November 6, 2012


by Vadim Rizov


About halfway through Skyfall, James Bond (Daniel Craig) finally meets this installment's villain, Raoul Silva (Javier Bardem). Per usual, there's plenty of time for 007 and his prey to chat, so Raoul explains his cyberterrorism operations in detail. "Everybody needs a hobby," Bond smirks. "What's yours?" asks Silva. "Resurrection," says Bond, speaking on behalf of an ever-anachronistic series perpetually plagued by production delays.

Skyfall follows a classic three-act structure. In the series' systematically explosive pre-credits sequence, Bond pursues a baddie and falls to his presumable death when MI6 director M (Judi Dench) orders agent Eve (Naomie Harris) to take a risky shot rather than letting Bond's quarry get away with the MacGuffin. In anonymous island exile, Bond sulks through the first act, moodily sipping a Heineken while a silent woman sucks at his pectorals, but news of an explosion at MI6 brings him back home: the claims of queen and country can't be denied. The "suspense" of the first act—is Bond finally so desiccated he can't get it together?—is a non-starter, leading to a kinetic second act of pursuit from Shanghai to Macau, then back to the UK. The climax and denouement are all on British soil, making this by far the most time Bond's ever spent at home.


In a word association test, Bond doesn't hesitate to answer "country" with "England." The good old British bulldog spirit that built empires lives on M's desk, in the form of a porcelain canine with the Union Jack on its rump. Skyfall asks viewers to accept reactionary sentiments as eternal verities. M defends MI6's mission asserting that what looks silly and quaint is vital, which extends to limitless counter-terrorist shoot-to-kill activities for the good of all, never subject to review from nattering prime ministers who don't understand what's at stake. Bond's always been a rogue MI6 representative, but the implications of his contempt for authority cut deeper in a time of barely disclosed drone attacks and shadowy international law enforcement. Wrapping this kind of plea for unlimited authority in the British flag makes this plea even more old-school: taken to its logical limit, Skyfall would extend to an argument for recolonizing the Empire in the name of the greater good. (cf. Eldridge Cleaver: "The 'paper tiger' hero, James Bond, offering whites a triumphant image of themselves, is saying what many whites want desperately want to hear reaffirmed: I am still the White Man, lord of the land, licensed to kill, and the world is still an empire at my feet.") The finale finds Bond as lord of the Scottish manor, defending his territory from maniacal foreigners.

Every James Bond film walks a fine line between giving audiences the staple moments they came for and trying to introduce new kinks. You could probably make graphs charting the number of drinks consumed, women casually conquered, goofy gadgets introduced, disgruntled consultations with the home office, the amount of paid advertising present, then crunch those figures into numerical evaluations of a film's formulaic elements vs. freshness. This Bond still gets his martini shaken rather than stirred (though he leaves it half-consumed), picks up female admirers without visible effort, and conducts motorcycle chases wearing a proper formal jacket and tie which never distractingly floats into his eyes. "Sometimes the old ways are the best," Bond asserts in one of many pointed arguments for the series' eternal (ir)relevance. Later, M will recite Tennyson, Lord Alfred's "Ulysses" to a committee questioning her MI6 stewardship: "We are not that strength which in old days moved heaven and earth." Then Bond comes in and shoots some people, administering peace through strength.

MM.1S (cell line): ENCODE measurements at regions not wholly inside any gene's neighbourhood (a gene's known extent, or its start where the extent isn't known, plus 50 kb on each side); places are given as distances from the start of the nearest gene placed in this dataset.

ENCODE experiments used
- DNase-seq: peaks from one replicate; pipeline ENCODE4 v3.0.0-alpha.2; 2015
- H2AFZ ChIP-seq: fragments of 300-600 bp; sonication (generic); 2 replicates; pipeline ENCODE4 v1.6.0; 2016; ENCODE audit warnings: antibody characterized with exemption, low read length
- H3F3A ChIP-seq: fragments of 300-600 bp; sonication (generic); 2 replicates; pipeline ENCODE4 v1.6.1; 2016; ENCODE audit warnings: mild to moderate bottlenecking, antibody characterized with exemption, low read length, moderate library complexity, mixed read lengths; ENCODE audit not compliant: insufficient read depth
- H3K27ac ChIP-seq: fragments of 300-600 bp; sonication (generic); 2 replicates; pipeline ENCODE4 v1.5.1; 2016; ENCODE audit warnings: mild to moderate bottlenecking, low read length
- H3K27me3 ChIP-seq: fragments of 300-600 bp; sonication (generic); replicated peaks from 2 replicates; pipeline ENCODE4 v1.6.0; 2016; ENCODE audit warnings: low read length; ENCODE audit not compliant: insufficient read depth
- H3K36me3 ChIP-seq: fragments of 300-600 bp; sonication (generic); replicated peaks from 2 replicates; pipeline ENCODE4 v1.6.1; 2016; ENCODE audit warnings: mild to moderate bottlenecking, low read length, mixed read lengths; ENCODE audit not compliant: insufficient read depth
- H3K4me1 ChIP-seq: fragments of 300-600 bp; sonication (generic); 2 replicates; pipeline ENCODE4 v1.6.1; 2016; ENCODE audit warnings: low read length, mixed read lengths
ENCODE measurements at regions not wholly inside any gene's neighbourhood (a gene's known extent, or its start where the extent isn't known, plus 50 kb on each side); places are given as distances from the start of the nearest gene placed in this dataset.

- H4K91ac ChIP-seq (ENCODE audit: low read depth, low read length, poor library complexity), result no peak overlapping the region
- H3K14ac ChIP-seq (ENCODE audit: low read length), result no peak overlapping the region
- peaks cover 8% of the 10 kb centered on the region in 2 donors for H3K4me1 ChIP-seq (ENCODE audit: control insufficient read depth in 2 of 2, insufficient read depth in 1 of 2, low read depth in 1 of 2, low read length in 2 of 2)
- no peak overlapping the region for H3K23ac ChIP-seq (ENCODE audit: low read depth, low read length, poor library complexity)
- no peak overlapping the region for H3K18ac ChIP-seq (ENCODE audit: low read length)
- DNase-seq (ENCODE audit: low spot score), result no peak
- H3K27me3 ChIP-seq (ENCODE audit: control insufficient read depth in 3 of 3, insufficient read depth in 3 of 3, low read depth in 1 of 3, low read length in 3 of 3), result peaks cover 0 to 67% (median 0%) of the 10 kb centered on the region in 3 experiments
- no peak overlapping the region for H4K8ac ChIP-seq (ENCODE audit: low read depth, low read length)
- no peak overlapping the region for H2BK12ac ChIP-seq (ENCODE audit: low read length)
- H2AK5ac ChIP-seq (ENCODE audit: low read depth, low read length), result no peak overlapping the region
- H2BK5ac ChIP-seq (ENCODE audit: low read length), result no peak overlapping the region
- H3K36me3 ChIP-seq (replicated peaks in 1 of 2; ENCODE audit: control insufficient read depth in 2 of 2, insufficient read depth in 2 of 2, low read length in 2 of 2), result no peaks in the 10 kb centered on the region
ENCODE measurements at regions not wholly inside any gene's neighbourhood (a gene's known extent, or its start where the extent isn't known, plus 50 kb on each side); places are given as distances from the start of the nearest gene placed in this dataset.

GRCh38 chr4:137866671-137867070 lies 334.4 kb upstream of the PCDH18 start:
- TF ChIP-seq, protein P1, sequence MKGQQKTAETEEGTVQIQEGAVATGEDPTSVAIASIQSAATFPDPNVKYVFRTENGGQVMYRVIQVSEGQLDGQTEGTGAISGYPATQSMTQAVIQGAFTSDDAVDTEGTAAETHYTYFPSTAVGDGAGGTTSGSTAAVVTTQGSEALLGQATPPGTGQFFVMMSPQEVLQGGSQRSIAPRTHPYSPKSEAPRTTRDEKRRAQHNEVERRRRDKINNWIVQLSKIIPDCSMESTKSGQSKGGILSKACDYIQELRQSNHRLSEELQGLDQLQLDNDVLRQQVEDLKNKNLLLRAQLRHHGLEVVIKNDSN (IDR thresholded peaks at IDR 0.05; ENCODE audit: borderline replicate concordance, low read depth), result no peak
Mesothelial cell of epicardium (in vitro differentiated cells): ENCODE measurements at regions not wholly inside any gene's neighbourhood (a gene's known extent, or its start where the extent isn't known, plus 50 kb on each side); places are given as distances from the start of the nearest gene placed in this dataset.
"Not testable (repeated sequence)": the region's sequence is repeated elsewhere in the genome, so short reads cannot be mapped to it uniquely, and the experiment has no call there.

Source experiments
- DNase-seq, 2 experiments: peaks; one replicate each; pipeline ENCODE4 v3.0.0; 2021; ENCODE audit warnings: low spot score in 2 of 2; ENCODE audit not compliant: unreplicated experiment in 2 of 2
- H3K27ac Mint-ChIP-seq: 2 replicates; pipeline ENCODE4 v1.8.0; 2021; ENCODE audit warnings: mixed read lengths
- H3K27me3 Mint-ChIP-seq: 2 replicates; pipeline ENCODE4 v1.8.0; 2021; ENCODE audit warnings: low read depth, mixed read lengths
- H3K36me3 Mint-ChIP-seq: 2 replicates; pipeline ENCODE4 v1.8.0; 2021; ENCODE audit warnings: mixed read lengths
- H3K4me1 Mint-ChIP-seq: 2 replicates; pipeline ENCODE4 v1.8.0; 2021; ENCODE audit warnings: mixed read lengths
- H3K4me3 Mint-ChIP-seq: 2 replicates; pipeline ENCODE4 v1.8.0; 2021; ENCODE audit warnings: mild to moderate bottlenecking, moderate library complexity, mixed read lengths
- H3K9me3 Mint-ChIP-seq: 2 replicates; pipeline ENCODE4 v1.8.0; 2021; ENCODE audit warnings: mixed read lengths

The post-Empire angst is of greater interest than the series' attempt to deepen Bond by assigning him a tragic childhood backstory that "explains" why he has an "alcohol and substance abuse" problem. (Do cartoons need backstories?) The script goes cod-Freudian, with M's deferential "mam" becoming a surrogate "Mummy" for Bond and Silva. Attempts at psychological gravity or no, there's never a "new Bond," only some distracting feints in that direction until the time is right to reintroduce the old standbys and the unkillable super-spy makes all right with impossible timing and unwavering aim. The new Q (Ben Whishaw) refuses to give Bond the usual fancy gadgets, but fret not: the Aston Martin with machine guns in its headlights from Goldfinger will be along eventually, complete with a Bond brass blurt.

Director Sam Mendes and cinematographer Roger Deakins' shared job is to give old thrills fresh forms. Ever since his cinematic debut with American Beauty, Mendes tends for starchy, heavy-handed drama. Skyfall finds a fleet use for his technical acumen, and Deakins renders the film gorgeous. (One familiar image from their past collaboration on Jarhead: a nighttime field lit only by orange flames, only this time the background for running-and-gunning instead of contemplative staring.) The ostensibly moody touches are but window dressing for the most-muscled Bond on record (who, in 2006's Casino Royale emerged from the ocean like Ursula Andress in Dr. No) to give the audience what they came for. Nearly every Bond film coasts on franchise goodwill while delivering mediocre delights. Skyfall is the unreconstructed ideal, mixing preposterousness and expert stuntwork in perfect proportion.

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Posted by ahillis at November 6, 2012 6:03 PM